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A Proficient Reader

The following was included in my final examination for my Masters in the Teaching of Reading.

What Is A Proficient Reader? 

Proficient readers and writers usually possess an enjoyment of words and language.  This enjoyment is most often fostered from an early age.  Reading to a child from birth is the beginning of proficient reading. Eventually they will look on and know when a word is skipped.  Through observation, they learn which way to hold the book, reading from left to right. Immersion is an important part of this process.  “[Immersion] refers to the state of being saturated by, enveloped in, flooded by, steeped in, or constantly bathed in that which is to be learned.  From the moment of birth, young language learners are immersed in the medium they are expected to learn” (Cambourne, p.185, 1995).  Just like any other learning process, you need to be surrounded by it.  If reading is not reinforced in the home from a young age the reader may not learn to be proficient.  He or she may develop severe reading difficulties, which can lead to further learning problems.

Another important quality is to read for meaning.  If you do not read something in context it is not worth reading.  People who read for context see a whole word, not just a group of letters.  Some also look for some sort of relevance to their life so they can connect with what they are reading. 

Proficient readers also read a whole sentence over again, if they are not sure of its meaning. They may even look back in a paragraph if they come to an interesting part of a reading that is not clear.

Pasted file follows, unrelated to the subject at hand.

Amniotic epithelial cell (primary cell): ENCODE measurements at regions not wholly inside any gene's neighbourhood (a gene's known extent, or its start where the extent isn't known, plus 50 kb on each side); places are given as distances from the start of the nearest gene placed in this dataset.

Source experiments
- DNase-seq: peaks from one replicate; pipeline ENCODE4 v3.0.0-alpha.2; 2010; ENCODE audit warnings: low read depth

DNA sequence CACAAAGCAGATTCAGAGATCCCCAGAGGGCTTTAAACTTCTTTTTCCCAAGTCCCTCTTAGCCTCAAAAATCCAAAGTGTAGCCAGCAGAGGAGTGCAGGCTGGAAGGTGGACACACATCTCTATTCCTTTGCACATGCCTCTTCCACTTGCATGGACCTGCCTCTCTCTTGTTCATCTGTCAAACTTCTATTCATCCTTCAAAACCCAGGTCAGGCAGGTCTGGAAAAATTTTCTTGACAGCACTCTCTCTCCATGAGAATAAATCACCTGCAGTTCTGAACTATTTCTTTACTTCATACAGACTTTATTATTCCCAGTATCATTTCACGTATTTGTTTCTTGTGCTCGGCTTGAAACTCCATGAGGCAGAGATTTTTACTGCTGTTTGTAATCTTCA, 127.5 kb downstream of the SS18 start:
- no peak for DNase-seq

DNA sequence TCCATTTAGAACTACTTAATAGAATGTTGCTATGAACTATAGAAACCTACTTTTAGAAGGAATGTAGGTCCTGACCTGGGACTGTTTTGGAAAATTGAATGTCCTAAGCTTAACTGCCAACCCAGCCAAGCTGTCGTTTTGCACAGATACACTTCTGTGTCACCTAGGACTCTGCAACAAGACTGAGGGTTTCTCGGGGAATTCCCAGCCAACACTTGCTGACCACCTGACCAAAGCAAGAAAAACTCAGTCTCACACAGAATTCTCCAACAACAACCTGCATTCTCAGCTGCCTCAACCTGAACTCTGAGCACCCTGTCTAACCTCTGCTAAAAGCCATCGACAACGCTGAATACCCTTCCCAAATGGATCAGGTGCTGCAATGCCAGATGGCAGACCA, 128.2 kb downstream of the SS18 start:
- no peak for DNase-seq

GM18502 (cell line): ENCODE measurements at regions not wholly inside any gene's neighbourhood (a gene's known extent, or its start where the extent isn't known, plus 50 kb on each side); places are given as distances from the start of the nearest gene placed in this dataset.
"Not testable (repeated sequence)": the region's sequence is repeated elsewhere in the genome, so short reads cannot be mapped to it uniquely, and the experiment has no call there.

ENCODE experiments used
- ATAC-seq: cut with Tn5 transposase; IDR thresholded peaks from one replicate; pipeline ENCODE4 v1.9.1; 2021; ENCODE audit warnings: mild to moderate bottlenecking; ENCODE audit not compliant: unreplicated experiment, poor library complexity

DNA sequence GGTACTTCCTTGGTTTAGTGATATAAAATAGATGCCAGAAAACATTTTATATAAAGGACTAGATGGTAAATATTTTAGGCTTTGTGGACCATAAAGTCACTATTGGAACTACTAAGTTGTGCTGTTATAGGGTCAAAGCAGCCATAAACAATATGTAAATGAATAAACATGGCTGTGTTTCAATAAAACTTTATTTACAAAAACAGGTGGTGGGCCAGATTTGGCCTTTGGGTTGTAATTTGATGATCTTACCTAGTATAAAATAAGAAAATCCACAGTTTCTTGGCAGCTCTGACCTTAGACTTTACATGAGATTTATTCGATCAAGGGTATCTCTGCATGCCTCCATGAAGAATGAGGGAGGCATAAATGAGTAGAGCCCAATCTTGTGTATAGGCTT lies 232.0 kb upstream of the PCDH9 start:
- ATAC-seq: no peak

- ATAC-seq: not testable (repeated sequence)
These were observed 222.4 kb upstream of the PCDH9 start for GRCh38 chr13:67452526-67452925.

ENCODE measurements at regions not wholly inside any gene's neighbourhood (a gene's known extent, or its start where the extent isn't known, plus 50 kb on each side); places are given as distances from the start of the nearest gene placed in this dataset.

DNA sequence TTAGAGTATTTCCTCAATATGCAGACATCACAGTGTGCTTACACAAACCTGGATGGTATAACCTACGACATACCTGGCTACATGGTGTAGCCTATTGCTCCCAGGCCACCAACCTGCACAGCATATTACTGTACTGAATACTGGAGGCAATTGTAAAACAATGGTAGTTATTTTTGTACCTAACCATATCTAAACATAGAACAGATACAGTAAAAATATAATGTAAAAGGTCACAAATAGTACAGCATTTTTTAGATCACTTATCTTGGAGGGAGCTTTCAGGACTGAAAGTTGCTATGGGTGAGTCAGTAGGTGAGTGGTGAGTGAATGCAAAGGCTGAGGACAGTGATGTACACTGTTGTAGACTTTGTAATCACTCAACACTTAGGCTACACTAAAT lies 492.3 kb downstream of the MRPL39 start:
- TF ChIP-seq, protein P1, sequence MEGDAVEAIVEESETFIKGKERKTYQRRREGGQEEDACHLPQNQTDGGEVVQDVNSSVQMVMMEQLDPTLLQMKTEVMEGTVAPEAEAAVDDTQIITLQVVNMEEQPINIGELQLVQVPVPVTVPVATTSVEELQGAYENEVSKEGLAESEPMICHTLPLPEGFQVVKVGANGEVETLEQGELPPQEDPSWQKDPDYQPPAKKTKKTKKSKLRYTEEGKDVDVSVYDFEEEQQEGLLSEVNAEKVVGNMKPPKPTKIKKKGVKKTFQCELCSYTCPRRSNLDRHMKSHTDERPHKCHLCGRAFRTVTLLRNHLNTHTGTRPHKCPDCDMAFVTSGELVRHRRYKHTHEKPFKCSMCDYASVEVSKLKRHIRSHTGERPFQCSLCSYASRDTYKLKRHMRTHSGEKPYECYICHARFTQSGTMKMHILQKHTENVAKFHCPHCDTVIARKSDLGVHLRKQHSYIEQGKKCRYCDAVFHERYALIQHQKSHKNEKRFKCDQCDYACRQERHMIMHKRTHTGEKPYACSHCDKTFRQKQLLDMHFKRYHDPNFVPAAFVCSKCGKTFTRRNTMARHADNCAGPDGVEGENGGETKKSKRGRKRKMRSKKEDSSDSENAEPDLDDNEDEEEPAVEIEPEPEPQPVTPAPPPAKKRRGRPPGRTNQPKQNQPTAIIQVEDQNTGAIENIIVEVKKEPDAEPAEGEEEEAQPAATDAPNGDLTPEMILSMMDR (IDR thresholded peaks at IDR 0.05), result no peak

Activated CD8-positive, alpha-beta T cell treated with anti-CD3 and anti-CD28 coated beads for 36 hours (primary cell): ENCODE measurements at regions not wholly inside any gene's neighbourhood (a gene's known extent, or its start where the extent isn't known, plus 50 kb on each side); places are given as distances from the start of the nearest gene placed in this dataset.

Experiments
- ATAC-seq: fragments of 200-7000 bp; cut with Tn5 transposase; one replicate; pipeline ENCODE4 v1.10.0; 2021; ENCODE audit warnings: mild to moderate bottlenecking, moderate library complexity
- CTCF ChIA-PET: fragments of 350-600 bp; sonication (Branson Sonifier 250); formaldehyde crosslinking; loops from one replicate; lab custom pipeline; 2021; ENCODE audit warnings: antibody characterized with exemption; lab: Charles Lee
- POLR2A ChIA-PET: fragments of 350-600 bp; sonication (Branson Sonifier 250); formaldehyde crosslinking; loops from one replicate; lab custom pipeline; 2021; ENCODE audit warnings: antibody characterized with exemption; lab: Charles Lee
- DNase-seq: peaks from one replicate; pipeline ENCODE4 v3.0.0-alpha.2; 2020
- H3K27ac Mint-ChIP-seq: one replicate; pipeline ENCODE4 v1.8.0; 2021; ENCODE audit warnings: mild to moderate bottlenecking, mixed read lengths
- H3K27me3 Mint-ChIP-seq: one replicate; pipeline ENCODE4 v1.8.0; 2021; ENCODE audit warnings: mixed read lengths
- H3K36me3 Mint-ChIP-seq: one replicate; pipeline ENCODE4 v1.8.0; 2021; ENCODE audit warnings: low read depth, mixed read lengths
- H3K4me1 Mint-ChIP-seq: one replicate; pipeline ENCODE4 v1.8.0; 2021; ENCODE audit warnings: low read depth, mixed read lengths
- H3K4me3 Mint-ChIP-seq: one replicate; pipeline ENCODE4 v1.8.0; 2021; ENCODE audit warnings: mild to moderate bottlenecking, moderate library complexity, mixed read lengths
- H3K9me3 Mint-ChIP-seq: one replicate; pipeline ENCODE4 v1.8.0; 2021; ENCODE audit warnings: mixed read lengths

These qualities can be documented using miscue analysis.  You can see by what miscues readers make.  If they are reading a sentence over while reading aloud they are most likely looking for context.  Good readers may make more miscues involving repetition due to high levels of prediction.  Less proficient readers may know all the words, but not know what the story was about.

Jonah is a third grade student that I saw improve in the four weeks of my summer literacy internship.  He was an extremely intelligent boy who had trouble reading.  His story telling ability was very good, but he did not appear to enjoy reading or writing.  On the third to last day he showed an amazing improvement.  He wrote a whole paragraph without any misspellings or misuse of grammar.  He enjoyed what he was writing about, so he showed more interest in what he was writing.

I would have assessed his literacy development skills by using miscue analysis.  The Flint/Cooter, a standardized test version of a running record, was administered to Jonah. According to the test, he moved up one grade level after four weeks of tutoring.  I personally would have used a miscue analysis. It is a more in-depth form of assessment. I think an informal miscue analysis is also a more accurate way to assess reading ability.

I would also follow his writing progress using a response journal about what is happening in his life and what he is reading.  Being that Jonah is a sensitive child who needs reinforcement, it would be easier to comment about what he is writing.  He could get a chance to tell me what he needs to improve his education.

Overall, a proficient reader needs to be encouraged, immersed in literacy, and reinforced when they are correct.


Cambourne, Brian. (November 1995).  Toward an Educational Relevant Theory of Literacy Learning: Twenty Years of Inquiry.  Reading Teacher, v49 n3 p182-90.



  © 1999-2005 Doug's Reading Corner, All Rights Reserved

© 1999-2005 Doug's Reading Corner, All Rights Reserved